Thursday, 19 July 2007

Capital Gain, Capital Loss

Consider this hypothetical - and very common - situation.

Your house is for sale. You bought it five years ago for $200,000 and because of current high property values you now have it listed for $400,000. You haven't renovated the house in that time but have maintained it well. It is in much the same condition as when you first moved in. How do you feel about this?

For some people, this is good news. The asset has increased in value and they have an extra $200k in their bank account if they wish. If you are one of these people, you may not have asked yourself where the extra money will come from. So where has it come from?
It will come from the person who buys your house, not just at the time of sale but for the next 25 to 30 years. Your gain of $200,000 is being funded by the next person. Your gain is their loss.

You might suggest that in return they get an asset that is worth $400,000. But is it really worth that much? Did you add $200,000 worth of renovations to it? Not likely. You might suggest that they can sell the asset to pay off the debt. But where will they live?

The buyer is in a difficult position. The amount of money they must save to even enter the property market has more than doubled. Furthermore, the amount of money that they must earn in order to pay off the interest has more than doubled. If we total the interest payments for the larger loan, will it be worth less than the increase in price? Probably not.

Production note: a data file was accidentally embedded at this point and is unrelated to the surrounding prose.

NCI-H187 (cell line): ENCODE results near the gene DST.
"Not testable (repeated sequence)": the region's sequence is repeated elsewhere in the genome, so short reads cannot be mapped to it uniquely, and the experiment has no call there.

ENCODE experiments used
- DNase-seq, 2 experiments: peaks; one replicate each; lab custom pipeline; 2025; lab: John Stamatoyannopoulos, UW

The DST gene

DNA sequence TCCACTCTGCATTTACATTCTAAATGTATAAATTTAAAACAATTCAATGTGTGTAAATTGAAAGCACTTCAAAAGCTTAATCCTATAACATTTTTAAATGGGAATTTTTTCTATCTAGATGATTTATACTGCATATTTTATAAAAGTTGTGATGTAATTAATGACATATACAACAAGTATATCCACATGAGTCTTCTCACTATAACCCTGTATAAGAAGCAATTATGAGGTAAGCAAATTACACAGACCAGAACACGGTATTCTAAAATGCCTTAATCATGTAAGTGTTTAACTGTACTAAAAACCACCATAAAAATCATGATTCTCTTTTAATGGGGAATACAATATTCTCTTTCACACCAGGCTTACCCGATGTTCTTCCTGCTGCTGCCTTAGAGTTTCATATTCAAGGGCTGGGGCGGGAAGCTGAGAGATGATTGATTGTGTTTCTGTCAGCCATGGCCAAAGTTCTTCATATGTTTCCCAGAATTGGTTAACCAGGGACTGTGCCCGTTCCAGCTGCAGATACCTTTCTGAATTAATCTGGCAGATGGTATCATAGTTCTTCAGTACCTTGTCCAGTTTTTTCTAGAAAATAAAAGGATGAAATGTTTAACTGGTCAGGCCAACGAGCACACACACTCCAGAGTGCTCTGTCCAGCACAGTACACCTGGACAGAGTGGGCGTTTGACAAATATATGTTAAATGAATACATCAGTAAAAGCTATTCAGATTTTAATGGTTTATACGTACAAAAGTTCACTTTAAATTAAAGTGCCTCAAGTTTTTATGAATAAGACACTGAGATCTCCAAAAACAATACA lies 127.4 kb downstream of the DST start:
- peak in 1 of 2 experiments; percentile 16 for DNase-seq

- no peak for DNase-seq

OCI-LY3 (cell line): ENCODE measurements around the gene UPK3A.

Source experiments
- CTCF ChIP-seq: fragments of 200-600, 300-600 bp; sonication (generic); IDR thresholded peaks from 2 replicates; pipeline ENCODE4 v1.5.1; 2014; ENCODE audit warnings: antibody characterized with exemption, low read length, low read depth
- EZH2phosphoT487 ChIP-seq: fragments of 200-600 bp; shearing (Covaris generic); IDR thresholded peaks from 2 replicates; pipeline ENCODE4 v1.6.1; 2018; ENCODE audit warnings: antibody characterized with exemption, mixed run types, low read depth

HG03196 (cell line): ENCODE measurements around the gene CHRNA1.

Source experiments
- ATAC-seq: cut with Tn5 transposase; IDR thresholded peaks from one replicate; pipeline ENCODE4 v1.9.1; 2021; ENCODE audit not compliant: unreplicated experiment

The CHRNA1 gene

So, your gain is their loss - and it will be their loss for many years to come. Will they require two incomes to pay for it? Probably. What effect will this have on the children that they raise?

In short, the net effect on private home-owners of each transaction like this is negative. Extra labour must be produced in order to hang on to the same physical assets. The social cost of this extra labour is enormous.

We like to call this event a "capital gain" because the amount of capital has increased. This feels like a good thing, but remember that capital is nothing other than the general equivalent of labour. An increase in $200,000 plus interest now demands the additional labour that will total $200,000 plus interest.

I cannot call this an elephant in the capitalist's living room, simply because most capitalists do not even know that it is there. They cannot ignore something that they cannot see. Now, the conundrum for you the home-seller is that you might feel that you have over-priced your house. At least until you think of the price of the next house that you want to buy. How will you afford it? You can only afford it if you use the increased value of your current house to get it. And you can only use that if you are willing to pass on the additional burden of funding your new house to the one who buys your current house.

Eventually, it will all be paid for by people who do not now own houses. Either they will pay it when they buy the first one, or they will pay it in the rent to the one who owns it. People who do not own property are funding the increase in property assets. The property owner can set whatever price they like, but the people who will foot the bill are ultimately those who do not currently own property.

The terror of this situation is that the people who can least afford it are the ones who are forced to pay it.

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